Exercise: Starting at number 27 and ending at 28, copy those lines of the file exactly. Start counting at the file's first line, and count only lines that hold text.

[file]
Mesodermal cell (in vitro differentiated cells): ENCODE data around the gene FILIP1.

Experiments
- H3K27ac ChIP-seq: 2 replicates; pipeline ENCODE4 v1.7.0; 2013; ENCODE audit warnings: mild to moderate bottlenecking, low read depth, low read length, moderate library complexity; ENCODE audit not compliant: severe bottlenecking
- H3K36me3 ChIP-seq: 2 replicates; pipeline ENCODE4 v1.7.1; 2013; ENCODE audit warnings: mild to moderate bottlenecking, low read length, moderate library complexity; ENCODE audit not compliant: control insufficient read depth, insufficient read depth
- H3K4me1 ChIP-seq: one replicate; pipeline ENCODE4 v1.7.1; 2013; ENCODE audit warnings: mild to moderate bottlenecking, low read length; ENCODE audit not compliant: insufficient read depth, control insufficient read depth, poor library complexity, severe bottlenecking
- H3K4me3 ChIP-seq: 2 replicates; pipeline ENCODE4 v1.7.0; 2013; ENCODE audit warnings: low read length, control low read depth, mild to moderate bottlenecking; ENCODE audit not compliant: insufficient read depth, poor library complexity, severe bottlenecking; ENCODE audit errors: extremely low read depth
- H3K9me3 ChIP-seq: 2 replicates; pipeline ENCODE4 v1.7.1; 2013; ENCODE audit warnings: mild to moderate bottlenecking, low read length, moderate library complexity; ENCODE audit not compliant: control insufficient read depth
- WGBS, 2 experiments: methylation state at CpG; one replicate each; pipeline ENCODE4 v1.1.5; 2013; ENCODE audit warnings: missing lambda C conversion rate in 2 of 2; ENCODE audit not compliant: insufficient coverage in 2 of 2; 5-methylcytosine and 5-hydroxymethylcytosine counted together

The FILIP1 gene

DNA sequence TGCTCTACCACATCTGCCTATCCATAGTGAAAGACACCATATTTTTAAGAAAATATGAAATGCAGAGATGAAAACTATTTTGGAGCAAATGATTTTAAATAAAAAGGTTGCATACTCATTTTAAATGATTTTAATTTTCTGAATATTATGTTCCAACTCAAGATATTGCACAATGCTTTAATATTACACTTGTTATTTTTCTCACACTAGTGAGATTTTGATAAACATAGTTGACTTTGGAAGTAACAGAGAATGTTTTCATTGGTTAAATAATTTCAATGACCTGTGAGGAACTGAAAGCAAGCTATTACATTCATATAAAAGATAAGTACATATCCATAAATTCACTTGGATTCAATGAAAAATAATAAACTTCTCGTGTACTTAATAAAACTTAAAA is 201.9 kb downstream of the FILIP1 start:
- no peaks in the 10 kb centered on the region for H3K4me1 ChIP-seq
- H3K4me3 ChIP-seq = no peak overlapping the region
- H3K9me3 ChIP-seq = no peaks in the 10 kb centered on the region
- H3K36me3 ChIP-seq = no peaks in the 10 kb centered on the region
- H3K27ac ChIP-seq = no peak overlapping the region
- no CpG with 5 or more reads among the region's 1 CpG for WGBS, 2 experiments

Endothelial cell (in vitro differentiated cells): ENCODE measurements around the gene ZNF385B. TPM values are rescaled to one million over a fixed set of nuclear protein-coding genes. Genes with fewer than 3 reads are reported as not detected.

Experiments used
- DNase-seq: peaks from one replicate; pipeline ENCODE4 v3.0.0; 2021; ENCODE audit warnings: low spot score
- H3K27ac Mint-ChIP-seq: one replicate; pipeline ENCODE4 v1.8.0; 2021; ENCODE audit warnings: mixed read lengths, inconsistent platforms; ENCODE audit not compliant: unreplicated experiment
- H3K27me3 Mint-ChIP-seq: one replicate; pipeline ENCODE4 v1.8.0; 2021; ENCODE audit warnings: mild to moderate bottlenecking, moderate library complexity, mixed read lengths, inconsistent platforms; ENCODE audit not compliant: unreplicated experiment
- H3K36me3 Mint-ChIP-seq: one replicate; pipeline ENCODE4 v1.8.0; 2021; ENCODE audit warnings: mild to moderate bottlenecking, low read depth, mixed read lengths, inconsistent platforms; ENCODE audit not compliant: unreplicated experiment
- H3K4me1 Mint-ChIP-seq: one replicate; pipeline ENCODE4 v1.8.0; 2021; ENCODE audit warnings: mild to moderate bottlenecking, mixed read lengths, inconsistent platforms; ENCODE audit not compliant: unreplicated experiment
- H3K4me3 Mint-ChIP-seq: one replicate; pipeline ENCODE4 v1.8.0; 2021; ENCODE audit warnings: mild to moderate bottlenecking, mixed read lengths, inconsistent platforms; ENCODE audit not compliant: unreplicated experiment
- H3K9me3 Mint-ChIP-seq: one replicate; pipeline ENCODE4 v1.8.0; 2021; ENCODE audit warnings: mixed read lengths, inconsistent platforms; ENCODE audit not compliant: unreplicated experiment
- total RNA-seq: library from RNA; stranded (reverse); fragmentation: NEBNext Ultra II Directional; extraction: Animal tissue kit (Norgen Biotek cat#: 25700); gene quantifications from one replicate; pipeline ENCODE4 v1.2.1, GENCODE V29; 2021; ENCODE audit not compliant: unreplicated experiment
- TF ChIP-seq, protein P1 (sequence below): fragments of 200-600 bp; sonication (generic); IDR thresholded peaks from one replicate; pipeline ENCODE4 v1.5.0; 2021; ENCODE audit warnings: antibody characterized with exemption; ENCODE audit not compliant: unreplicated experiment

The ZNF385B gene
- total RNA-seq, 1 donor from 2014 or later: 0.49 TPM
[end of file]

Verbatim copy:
- TF ChIP-seq, protein P1 (sequence below): fragments of 200-600 bp; sonication (generic); IDR thresholded peaks from one replicate; pipeline ENCODE4 v1.5.0; 2021; ENCODE audit warnings: antibody characterized with exemption; ENCODE audit not compliant: unreplicated experiment

The ZNF385B gene